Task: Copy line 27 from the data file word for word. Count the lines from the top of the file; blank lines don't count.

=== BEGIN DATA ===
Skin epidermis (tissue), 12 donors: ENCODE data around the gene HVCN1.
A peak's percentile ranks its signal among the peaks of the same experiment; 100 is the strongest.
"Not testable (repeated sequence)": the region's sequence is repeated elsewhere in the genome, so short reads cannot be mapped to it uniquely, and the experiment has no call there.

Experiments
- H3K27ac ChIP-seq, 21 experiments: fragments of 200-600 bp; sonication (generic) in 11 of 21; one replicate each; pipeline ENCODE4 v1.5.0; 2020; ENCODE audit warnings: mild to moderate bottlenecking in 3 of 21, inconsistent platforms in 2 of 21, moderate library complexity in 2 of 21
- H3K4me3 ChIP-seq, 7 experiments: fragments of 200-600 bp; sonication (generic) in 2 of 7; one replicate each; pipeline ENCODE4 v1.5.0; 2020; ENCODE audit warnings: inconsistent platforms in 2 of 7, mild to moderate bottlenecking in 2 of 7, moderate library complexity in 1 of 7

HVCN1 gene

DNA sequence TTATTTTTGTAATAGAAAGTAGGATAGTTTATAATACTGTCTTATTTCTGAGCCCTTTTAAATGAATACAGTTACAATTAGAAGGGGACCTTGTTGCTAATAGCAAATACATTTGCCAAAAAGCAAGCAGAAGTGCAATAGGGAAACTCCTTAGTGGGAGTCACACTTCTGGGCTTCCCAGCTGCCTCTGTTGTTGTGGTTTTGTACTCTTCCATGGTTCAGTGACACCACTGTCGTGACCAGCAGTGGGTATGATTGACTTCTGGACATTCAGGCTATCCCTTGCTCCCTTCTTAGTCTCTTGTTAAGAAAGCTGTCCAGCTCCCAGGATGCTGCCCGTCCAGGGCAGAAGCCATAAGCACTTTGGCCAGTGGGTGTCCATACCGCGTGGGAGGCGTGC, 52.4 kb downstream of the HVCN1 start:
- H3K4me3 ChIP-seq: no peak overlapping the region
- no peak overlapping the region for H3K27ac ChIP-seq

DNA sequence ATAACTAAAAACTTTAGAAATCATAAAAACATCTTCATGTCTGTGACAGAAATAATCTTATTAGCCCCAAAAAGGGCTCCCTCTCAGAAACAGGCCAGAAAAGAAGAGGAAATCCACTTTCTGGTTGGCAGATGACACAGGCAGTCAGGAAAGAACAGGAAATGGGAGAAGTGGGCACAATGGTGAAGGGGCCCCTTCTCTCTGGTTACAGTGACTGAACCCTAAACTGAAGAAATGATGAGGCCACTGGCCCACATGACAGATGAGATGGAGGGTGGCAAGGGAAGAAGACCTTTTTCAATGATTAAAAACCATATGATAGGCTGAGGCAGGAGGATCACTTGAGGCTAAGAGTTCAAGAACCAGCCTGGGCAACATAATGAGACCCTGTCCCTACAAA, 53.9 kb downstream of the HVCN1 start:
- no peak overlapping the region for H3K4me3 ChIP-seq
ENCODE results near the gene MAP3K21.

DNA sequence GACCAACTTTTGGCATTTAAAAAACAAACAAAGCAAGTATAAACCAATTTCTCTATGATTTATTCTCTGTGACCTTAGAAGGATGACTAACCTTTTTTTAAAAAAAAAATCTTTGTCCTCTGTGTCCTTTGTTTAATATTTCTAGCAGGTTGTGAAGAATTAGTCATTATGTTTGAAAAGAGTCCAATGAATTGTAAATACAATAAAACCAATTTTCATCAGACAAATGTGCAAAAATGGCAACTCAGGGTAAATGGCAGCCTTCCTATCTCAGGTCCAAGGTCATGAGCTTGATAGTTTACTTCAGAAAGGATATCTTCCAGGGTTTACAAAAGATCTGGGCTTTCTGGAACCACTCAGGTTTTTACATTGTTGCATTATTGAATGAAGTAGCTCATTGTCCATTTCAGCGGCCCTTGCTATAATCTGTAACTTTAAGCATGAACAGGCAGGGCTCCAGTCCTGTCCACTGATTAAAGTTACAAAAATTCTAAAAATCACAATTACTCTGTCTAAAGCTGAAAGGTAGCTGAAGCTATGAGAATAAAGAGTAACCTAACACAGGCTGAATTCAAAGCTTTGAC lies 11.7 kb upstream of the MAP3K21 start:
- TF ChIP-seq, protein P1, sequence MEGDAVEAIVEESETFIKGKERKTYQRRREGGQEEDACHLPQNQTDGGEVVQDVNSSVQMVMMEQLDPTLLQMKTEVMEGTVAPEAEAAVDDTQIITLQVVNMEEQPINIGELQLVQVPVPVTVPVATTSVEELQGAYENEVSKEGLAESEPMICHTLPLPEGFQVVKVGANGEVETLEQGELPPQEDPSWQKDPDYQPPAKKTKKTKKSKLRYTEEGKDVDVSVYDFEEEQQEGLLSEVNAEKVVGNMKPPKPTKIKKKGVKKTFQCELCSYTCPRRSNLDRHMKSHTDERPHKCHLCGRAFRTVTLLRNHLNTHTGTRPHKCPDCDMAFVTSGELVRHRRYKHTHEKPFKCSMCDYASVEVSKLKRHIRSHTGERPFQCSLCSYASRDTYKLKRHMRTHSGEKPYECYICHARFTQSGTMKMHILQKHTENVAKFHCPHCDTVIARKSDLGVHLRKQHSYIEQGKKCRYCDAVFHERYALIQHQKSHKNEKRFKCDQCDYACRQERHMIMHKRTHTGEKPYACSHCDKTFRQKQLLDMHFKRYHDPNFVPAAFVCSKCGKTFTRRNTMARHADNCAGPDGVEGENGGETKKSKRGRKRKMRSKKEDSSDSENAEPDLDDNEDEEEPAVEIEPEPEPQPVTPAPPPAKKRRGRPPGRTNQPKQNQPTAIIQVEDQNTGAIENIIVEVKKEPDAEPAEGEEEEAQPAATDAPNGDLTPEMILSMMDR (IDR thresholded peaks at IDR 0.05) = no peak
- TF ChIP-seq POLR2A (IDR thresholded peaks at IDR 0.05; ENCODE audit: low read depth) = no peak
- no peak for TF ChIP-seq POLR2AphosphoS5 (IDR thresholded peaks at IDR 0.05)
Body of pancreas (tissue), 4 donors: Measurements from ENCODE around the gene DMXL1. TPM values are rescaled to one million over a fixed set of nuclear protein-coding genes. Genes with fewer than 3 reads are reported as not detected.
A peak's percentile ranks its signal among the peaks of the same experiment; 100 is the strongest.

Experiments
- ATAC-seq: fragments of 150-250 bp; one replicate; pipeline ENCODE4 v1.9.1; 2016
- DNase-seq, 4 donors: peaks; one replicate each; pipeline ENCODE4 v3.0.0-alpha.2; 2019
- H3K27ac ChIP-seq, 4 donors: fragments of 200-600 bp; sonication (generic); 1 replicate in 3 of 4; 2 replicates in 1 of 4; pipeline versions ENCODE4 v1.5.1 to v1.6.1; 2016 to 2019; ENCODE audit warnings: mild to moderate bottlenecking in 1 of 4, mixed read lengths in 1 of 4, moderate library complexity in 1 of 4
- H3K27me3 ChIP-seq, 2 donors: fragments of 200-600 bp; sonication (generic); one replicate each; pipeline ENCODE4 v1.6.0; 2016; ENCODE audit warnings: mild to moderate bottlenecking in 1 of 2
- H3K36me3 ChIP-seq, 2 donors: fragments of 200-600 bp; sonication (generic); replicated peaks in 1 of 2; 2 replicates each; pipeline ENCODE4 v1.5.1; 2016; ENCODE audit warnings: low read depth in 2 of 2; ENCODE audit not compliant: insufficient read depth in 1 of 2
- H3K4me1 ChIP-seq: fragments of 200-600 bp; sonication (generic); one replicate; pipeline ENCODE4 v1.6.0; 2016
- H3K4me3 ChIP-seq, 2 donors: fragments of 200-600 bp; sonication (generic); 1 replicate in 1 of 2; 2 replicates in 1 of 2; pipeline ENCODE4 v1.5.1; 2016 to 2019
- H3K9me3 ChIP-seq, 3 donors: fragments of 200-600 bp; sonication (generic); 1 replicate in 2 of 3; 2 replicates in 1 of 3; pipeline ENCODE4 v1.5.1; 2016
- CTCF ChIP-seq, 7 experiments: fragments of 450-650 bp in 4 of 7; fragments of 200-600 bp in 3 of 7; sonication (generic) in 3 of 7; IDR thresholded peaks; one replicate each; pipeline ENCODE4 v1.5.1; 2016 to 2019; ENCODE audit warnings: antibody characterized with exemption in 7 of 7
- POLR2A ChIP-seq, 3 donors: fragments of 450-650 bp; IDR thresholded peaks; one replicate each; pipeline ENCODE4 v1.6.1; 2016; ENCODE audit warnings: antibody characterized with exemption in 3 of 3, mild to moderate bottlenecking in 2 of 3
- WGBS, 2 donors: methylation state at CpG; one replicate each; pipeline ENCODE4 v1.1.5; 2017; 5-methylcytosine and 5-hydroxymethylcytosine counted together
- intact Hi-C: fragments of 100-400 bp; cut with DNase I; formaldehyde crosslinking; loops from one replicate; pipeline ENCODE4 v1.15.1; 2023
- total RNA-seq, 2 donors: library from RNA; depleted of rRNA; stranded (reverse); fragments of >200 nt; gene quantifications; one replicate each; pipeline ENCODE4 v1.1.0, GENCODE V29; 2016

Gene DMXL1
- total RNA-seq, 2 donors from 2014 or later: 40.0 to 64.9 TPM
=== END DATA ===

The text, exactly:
- H3K4me3 ChIP-seq, 2 donors: fragments of 200-600 bp; sonication (generic); 1 replicate in 1 of 2; 2 replicates in 1 of 2; pipeline ENCODE4 v1.5.1; 2016 to 2019